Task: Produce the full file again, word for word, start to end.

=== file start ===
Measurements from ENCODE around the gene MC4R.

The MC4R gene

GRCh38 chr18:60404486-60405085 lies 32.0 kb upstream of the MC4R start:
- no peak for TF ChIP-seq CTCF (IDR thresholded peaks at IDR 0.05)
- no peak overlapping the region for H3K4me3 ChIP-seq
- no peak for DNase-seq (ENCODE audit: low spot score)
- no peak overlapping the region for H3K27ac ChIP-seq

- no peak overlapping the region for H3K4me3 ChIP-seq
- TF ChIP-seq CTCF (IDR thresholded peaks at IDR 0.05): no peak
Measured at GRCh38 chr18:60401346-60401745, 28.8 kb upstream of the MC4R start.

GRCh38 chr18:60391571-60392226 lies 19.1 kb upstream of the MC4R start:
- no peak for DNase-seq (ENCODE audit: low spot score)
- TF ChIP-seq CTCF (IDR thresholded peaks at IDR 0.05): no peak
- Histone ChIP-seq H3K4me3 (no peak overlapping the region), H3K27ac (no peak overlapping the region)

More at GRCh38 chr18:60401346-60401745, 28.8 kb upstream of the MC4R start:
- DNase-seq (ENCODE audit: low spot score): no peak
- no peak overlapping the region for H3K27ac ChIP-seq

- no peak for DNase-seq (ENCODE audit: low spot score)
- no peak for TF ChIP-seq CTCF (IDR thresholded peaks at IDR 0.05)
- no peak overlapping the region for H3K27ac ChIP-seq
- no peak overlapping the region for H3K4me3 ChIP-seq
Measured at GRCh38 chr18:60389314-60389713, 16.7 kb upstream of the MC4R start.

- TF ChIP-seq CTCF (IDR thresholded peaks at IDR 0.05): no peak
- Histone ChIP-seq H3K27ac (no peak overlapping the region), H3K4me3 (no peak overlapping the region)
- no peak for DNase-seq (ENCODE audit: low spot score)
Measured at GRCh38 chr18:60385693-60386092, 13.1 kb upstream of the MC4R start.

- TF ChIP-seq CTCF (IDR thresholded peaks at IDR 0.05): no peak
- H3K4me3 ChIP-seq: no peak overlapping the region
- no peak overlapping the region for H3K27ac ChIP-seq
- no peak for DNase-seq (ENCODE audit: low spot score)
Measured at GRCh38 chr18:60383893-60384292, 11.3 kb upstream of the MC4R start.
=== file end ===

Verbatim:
Measurements from ENCODE around the gene MC4R.

The MC4R gene

GRCh38 chr18:60404486-60405085 lies 32.0 kb upstream of the MC4R start:
- no peak for TF ChIP-seq CTCF (IDR thresholded peaks at IDR 0.05)
- no peak overlapping the region for H3K4me3 ChIP-seq
- no peak for DNase-seq (ENCODE audit: low spot score)
- no peak overlapping the region for H3K27ac ChIP-seq

- no peak overlapping the region for H3K4me3 ChIP-seq
- TF ChIP-seq CTCF (IDR thresholded peaks at IDR 0.05): no peak
Measured at GRCh38 chr18:60401346-60401745, 28.8 kb upstream of the MC4R start.

GRCh38 chr18:60391571-60392226 lies 19.1 kb upstream of the MC4R start:
- no peak for DNase-seq (ENCODE audit: low spot score)
- TF ChIP-seq CTCF (IDR thresholded peaks at IDR 0.05): no peak
- Histone ChIP-seq H3K4me3 (no peak overlapping the region), H3K27ac (no peak overlapping the region)

More at GRCh38 chr18:60401346-60401745, 28.8 kb upstream of the MC4R start:
- DNase-seq (ENCODE audit: low spot score): no peak
- no peak overlapping the region for H3K27ac ChIP-seq

- no peak for DNase-seq (ENCODE audit: low spot score)
- no peak for TF ChIP-seq CTCF (IDR thresholded peaks at IDR 0.05)
- no peak overlapping the region for H3K27ac ChIP-seq
- no peak overlapping the region for H3K4me3 ChIP-seq
Measured at GRCh38 chr18:60389314-60389713, 16.7 kb upstream of the MC4R start.

- TF ChIP-seq CTCF (IDR thresholded peaks at IDR 0.05): no peak
- Histone ChIP-seq H3K27ac (no peak overlapping the region), H3K4me3 (no peak overlapping the region)
- no peak for DNase-seq (ENCODE audit: low spot score)
Measured at GRCh38 chr18:60385693-60386092, 13.1 kb upstream of the MC4R start.

- TF ChIP-seq CTCF (IDR thresholded peaks at IDR 0.05): no peak
- H3K4me3 ChIP-seq: no peak overlapping the region
- no peak overlapping the region for H3K27ac ChIP-seq
- no peak for DNase-seq (ENCODE audit: low spot score)
Measured at GRCh38 chr18:60383893-60384292, 11.3 kb upstream of the MC4R start.